Figure 1: Research Framework students’ background - genders - fields of study - courses taken - levels of English proficiency

RESEARCH METHODOLOGY 1. Population and Samples The population of this study was 9,322 undergraduate students enrolling in General English courses (EN 111, EN 112, EN 211 and EN 212) in the first semester of academic year 2008 at Bangkok University. All of them were from nine faculties (Communication Art, Fine and Applied Arts, Law, Engineering, Humanities, Science and Technology, Accounting, Business Administration, and Economics). The samples in this study were 400 undergraduate students enrolling in General English courses in the first semester of academic year 2008 got from Stratified Random Sampling technique. The sample size was estimated based on Taro Yamane table using 95% of confidence level was used with a precision rate of ±5%. When the population is 9,322 the samples should be at least 400. 2. Research Instruments 2.1 A Questionnaire The questionnaire consisted of two parts. The first part was about the respondent’s background information. It inquired about gender, English course taken, faculty, and English proficiency level. The second part investigated what students perceived as an effective English language teacher. Adapted from the concept proposed by Park & Lee (2006), this part asked the students to indicate how much they think a particular characteristic was important in relation to effective teachers. There were four categories of characteristics including English proficiency, pedagogical knowledge, organization & communication skills, and socio-affective skills. The 33 items in four categories were in the form of 5point rating scale ranging from “the most important” to “not important at all” for the students to check. The researcher generated items based on three categories contributing to effective English teachers in Park & Lee’s questionnaire including English proficiency, pedagogical knowledge, and socio-affective skills as these items appeared to be the most relevant to the Thai context. However, after reviewing the literature one category namely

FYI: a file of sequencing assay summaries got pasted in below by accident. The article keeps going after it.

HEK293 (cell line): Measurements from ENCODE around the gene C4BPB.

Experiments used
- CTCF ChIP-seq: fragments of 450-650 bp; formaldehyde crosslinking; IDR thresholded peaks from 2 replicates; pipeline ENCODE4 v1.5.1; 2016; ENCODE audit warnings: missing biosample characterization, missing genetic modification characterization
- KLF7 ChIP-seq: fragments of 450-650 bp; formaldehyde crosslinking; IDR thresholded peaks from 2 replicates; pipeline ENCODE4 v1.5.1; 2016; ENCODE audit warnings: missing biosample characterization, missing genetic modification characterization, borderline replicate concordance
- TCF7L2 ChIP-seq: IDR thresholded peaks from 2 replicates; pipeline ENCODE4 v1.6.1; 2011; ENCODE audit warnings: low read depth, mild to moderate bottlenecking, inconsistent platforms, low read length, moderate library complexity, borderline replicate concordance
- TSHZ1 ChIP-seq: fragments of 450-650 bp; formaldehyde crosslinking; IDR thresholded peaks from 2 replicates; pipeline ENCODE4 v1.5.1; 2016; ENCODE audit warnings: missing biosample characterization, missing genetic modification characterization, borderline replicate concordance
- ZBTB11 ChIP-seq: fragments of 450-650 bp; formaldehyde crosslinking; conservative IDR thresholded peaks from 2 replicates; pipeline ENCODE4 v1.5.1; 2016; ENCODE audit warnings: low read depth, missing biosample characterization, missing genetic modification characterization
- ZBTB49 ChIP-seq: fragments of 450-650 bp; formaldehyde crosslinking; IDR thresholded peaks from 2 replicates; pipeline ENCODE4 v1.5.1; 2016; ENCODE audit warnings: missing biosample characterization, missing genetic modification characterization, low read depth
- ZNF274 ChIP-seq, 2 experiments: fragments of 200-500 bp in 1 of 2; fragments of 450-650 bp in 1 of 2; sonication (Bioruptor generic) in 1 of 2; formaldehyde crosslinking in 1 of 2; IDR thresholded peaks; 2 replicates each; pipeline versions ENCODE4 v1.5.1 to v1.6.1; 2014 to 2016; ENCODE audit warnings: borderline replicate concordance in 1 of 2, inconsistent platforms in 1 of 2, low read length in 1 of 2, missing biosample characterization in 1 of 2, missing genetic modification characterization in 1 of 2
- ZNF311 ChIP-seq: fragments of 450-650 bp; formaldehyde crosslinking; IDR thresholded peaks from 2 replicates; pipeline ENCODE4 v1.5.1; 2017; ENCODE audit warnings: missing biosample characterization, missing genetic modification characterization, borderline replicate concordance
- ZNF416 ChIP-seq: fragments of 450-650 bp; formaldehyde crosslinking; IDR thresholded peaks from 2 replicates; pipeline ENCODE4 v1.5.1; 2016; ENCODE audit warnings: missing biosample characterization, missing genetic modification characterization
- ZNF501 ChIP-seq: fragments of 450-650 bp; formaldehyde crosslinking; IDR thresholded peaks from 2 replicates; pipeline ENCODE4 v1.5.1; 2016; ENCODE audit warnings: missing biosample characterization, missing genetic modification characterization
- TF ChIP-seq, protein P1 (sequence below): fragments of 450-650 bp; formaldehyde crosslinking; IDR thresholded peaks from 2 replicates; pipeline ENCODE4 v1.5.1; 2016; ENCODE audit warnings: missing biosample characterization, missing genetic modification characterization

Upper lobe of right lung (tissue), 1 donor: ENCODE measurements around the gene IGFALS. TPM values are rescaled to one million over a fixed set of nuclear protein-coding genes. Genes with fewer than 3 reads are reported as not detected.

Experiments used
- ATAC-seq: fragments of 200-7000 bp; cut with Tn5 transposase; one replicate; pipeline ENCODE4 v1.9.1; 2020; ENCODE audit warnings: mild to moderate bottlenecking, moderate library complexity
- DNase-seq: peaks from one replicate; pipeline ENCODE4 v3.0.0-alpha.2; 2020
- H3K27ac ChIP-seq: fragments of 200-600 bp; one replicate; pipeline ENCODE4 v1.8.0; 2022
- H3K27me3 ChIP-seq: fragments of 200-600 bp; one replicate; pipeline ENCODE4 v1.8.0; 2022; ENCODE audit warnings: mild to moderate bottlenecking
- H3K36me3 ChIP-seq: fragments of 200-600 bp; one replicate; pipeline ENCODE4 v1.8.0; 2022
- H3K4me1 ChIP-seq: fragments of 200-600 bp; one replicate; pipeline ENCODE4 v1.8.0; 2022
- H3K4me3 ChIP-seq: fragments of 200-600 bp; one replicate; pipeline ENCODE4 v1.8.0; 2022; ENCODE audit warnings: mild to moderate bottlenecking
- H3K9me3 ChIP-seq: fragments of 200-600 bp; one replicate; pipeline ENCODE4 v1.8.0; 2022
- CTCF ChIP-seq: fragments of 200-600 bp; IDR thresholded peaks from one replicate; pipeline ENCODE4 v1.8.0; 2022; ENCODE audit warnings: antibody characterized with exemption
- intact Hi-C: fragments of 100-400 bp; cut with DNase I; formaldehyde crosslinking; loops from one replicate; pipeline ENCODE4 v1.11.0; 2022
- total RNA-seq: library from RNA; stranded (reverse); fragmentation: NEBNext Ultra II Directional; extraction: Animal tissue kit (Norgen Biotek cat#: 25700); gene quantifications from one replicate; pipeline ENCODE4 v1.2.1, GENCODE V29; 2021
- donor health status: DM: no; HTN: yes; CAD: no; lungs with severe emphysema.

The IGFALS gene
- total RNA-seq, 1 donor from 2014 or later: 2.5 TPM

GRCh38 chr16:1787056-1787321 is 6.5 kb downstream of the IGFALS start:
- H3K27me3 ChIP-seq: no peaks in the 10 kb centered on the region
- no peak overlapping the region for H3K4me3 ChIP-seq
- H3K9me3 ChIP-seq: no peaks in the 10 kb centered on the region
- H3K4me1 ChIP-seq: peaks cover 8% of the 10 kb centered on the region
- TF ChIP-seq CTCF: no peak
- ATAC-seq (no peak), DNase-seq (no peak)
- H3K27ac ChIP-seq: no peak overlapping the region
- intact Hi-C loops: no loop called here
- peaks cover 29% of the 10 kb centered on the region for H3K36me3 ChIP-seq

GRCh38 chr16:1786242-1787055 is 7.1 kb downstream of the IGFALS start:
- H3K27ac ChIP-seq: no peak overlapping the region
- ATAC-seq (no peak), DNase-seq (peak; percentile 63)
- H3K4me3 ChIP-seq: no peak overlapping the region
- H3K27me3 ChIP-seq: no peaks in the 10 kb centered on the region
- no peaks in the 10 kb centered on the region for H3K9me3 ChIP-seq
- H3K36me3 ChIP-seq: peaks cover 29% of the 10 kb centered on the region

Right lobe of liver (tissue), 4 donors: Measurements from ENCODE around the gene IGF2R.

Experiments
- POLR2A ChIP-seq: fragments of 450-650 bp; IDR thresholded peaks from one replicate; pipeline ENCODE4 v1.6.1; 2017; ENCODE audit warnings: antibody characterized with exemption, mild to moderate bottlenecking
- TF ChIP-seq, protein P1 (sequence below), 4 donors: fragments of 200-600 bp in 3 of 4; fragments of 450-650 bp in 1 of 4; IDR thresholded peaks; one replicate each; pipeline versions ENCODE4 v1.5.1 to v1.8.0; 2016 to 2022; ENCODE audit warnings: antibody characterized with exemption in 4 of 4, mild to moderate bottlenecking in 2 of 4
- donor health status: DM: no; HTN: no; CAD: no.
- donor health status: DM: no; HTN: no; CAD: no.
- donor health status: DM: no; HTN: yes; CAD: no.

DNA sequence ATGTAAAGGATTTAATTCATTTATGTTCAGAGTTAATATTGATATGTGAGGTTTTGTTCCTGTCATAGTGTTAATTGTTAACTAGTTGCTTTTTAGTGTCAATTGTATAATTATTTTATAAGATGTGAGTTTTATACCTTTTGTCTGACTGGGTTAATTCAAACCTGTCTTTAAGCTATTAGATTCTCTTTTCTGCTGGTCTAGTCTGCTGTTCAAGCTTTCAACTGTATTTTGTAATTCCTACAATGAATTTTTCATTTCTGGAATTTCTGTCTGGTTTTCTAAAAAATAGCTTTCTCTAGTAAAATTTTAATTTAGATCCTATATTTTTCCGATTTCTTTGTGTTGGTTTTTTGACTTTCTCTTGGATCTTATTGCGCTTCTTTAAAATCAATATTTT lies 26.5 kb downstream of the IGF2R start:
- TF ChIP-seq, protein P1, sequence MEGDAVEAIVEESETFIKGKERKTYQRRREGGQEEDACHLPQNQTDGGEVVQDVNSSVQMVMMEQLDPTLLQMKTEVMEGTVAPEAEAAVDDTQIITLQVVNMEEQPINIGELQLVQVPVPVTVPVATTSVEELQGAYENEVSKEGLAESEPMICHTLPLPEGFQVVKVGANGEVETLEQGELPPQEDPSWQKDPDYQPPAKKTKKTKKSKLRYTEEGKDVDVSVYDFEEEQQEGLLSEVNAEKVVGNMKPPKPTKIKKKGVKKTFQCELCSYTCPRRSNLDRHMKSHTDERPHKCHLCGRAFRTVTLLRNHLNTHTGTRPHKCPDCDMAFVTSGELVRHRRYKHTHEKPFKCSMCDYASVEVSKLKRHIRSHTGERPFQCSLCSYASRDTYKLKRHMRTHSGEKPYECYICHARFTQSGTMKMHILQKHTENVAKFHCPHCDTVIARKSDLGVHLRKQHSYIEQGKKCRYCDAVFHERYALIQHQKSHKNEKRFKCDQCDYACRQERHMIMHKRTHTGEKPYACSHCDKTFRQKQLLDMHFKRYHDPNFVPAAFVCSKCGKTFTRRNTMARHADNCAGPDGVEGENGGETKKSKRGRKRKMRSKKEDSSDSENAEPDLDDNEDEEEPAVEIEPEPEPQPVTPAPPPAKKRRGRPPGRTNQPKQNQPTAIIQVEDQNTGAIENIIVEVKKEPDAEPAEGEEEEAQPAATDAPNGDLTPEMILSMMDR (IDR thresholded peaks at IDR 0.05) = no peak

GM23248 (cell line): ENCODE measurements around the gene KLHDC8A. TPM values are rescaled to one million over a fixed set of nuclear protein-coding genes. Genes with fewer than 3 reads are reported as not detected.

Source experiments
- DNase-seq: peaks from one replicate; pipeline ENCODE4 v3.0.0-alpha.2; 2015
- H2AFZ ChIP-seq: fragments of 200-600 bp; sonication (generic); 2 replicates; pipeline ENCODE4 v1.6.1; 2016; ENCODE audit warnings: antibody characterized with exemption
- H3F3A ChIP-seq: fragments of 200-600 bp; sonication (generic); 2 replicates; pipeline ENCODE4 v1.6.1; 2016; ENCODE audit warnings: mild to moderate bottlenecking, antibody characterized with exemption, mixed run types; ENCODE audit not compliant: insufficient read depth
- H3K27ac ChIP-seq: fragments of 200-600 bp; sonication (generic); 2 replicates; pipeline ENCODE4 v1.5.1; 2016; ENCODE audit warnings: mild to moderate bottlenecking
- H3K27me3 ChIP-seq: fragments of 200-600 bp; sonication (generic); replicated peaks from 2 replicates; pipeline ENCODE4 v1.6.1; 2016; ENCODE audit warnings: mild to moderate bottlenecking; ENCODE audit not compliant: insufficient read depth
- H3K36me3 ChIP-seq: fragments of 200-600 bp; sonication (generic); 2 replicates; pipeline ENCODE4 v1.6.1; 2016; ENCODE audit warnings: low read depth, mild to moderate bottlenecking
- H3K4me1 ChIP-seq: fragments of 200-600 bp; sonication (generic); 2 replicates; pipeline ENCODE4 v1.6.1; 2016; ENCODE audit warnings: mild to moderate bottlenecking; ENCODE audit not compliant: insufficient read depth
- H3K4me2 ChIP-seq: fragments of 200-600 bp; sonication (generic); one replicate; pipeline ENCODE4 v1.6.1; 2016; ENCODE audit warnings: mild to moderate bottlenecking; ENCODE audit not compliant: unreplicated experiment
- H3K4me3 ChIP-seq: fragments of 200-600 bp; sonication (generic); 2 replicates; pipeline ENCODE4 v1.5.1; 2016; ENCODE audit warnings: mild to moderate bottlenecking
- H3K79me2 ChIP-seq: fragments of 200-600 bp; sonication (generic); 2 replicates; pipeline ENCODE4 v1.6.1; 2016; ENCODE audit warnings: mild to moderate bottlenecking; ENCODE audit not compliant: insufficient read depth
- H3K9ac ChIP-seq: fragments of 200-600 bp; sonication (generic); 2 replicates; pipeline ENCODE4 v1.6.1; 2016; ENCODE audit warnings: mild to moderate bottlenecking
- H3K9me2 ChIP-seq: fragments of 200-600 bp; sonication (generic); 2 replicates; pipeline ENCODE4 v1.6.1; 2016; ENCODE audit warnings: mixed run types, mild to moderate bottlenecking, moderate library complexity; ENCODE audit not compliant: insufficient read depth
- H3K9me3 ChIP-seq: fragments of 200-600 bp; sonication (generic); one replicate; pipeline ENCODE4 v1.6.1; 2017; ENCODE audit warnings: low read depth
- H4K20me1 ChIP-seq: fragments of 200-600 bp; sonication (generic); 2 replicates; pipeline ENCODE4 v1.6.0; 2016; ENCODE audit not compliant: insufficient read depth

perceptions on effective teachers - English proficiency - pedagogical knowledge - organization & communication skills - socio-affective skills

“organization & communication skills” was added producing a total of 34 items. Then, the draft of the questionnaire was examined by three experts specialized in TEFL. They were asked to check translation from English into Thai and rate the relevance of each item to its category by means of IOC: Index of item objective congruence with the score of +1, 0, -1 assessment. Then the scores were taken to calculate for its value in the form of